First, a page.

There have been many recent discussions among leaders in our profession and media reports about the increasingly challenging economic conditions that are making access to care a much more real mainstream problem. This, coupled with the fact that many practices are facing challenges in providing service owing to staffing challenges and barriers left over from the COVID-19 pandemic, is contributing to the very real risk of our profession falling short in serving society at large.
I am not alone in my increasing concern, as access to care has become a frequent topic of discussion at meetings, here at home and abroad. This discussion has been top-of-mind at our own recent CVMA convention, as well as at recent Canadian Animal Health Institute (CAHI), American Veterinary Medical Association (AVMA), and Federation of Veterinarians of Europe (FVE) meetings, where attendees and speakers highlighted both serious risks to our profession and underlying challenges in providing service to our communities (and not strictly the most remote ones). Several media reports over the last year have emphasized the cost of veterinary care and the difficultly in accessing care as significant factors leading to increased surrender rates in a post pandemic world that is financially stressed owing to the greatest inflation pressure in over 30 years.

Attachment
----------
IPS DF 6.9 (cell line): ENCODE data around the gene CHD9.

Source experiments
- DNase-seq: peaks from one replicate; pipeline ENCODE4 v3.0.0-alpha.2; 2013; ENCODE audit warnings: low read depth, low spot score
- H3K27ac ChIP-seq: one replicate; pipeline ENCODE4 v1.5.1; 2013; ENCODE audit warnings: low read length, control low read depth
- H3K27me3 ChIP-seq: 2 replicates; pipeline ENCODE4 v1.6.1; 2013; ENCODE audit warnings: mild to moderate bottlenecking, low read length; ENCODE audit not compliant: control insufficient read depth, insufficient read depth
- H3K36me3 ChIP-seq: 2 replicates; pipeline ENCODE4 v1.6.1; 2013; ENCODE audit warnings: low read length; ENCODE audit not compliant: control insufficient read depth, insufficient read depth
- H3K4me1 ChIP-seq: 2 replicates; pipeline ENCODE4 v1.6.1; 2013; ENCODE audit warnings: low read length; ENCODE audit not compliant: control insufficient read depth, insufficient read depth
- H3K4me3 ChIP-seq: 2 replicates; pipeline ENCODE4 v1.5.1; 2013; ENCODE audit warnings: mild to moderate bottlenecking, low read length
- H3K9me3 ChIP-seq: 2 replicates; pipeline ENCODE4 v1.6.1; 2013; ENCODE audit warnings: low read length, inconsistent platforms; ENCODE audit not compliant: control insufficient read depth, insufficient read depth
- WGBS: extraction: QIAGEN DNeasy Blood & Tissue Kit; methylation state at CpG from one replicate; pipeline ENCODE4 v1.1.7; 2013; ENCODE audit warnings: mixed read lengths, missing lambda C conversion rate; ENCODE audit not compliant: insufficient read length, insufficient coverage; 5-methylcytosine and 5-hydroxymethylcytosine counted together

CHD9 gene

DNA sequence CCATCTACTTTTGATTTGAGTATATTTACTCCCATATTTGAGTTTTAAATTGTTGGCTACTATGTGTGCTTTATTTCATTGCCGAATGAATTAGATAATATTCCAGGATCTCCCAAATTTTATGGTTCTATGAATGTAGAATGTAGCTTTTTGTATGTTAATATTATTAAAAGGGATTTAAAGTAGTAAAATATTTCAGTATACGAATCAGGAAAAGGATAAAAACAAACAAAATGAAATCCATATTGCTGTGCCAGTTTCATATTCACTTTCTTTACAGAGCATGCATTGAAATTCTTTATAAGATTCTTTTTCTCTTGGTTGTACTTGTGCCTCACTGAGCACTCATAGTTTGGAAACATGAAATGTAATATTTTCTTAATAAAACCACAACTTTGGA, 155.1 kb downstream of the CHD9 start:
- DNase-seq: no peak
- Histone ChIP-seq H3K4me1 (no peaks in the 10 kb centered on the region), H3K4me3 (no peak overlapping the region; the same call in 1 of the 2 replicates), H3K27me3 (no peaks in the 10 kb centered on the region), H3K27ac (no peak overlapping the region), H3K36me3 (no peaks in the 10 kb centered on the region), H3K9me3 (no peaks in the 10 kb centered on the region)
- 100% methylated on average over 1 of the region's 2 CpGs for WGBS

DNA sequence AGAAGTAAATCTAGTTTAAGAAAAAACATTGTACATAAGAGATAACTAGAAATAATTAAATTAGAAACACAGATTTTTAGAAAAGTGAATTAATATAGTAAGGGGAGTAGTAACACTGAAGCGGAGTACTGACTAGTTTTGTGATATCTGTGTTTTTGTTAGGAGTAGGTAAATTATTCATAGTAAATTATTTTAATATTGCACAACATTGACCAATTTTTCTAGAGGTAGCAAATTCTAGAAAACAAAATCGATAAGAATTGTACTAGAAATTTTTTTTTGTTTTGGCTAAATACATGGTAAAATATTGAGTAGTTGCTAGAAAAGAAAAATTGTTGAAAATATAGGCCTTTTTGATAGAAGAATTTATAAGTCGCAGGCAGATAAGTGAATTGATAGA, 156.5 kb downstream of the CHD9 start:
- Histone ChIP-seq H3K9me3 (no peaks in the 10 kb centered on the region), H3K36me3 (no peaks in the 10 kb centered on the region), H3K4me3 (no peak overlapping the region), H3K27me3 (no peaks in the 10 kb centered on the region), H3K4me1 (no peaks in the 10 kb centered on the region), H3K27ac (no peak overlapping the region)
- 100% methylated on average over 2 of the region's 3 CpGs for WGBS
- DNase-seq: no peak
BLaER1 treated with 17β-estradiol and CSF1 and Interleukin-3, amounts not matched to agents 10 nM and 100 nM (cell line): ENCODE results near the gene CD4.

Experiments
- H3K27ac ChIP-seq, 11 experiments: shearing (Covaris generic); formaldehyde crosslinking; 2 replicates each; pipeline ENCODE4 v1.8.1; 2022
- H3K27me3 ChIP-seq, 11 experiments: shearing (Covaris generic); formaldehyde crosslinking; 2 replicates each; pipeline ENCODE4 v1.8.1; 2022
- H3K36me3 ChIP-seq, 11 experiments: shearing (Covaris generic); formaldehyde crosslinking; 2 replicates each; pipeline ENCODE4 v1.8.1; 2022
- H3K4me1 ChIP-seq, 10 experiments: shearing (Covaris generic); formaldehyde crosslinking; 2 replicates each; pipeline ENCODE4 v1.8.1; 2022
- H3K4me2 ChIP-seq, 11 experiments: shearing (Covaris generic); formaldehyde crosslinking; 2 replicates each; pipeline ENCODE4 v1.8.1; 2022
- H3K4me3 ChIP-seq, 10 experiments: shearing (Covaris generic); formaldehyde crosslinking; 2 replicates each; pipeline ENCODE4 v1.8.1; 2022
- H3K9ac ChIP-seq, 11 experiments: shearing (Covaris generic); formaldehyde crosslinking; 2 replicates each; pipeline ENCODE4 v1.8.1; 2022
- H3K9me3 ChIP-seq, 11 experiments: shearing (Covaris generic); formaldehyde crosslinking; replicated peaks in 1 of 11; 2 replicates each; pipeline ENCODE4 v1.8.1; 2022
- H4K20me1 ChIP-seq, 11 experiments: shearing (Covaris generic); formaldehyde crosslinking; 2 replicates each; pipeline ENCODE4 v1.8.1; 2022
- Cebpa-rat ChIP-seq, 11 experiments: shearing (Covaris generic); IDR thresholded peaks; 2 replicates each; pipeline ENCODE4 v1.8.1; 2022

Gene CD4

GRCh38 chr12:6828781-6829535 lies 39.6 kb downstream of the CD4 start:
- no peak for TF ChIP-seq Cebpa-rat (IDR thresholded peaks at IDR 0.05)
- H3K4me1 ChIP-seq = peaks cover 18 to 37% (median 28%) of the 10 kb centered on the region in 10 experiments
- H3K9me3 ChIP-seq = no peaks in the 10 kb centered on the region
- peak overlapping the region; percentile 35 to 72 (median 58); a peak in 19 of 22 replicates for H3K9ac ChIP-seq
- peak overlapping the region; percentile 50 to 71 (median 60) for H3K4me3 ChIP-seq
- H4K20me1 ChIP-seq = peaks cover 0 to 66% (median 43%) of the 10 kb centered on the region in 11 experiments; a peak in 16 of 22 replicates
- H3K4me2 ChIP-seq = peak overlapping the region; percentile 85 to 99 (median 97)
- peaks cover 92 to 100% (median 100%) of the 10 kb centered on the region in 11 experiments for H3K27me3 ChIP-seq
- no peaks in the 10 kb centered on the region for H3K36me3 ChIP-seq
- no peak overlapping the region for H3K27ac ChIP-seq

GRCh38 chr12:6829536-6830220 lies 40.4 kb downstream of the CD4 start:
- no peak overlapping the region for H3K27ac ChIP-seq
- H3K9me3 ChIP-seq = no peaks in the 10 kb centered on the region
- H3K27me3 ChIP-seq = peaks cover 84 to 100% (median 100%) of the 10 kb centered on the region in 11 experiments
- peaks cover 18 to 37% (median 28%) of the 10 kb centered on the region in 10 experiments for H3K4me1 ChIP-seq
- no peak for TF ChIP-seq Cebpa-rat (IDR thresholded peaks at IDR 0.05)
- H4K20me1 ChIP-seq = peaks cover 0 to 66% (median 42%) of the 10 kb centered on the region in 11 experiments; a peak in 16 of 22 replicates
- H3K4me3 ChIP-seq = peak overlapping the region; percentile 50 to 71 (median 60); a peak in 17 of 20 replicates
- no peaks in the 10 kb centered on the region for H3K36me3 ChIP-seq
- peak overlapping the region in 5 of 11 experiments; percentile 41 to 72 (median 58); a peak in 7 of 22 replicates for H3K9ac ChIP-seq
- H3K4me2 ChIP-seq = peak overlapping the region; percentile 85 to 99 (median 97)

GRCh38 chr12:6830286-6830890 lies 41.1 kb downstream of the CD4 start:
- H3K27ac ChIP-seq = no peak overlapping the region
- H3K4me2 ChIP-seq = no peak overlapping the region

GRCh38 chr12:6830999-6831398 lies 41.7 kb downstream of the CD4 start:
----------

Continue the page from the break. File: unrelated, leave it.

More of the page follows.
Our profession faces many challenges, but I believe we are absolutely up to the task of meeting them. In the coming days and months, we will all need to find ways to limit the price pressures in veterinary medicine and find ways to break down the remnants of pandemic barriers to access and provide a spectrum of care appropriate to patient and owner needs. Remember, there is no “gold standard,” only access and good medicine appropriate to the situation you face.
Each of us will have a role to play, as will each of our team members. The challenge for each of us will be to look inward and ask our teams, “What does good look like?” and to engage them in developing solutions at home that will better improve access to care for the society we serve.
“We must not, in trying to think about how we can make a big difference, ignore small daily differences we can make which, over time, add up to big differences that we often cannot foresee.”
Marian Wright Edelman,
Dr. Trevor Lawson
2023-10 ~ LAC 46LXXXV.103 – Meetings of Boards via Electronic Means
2023-01 ~ LAC 46LXXXV.301.801.1201 – Repeal of Letters of Reference Requirement for Applications
The following regulatory and legislative items were discussed at the 10/26/23 meeting.
Ms. Barrett introduced Matt Novak as the new Policy & Economic Analyst for DHP. Ms. Barrett provided information on the following: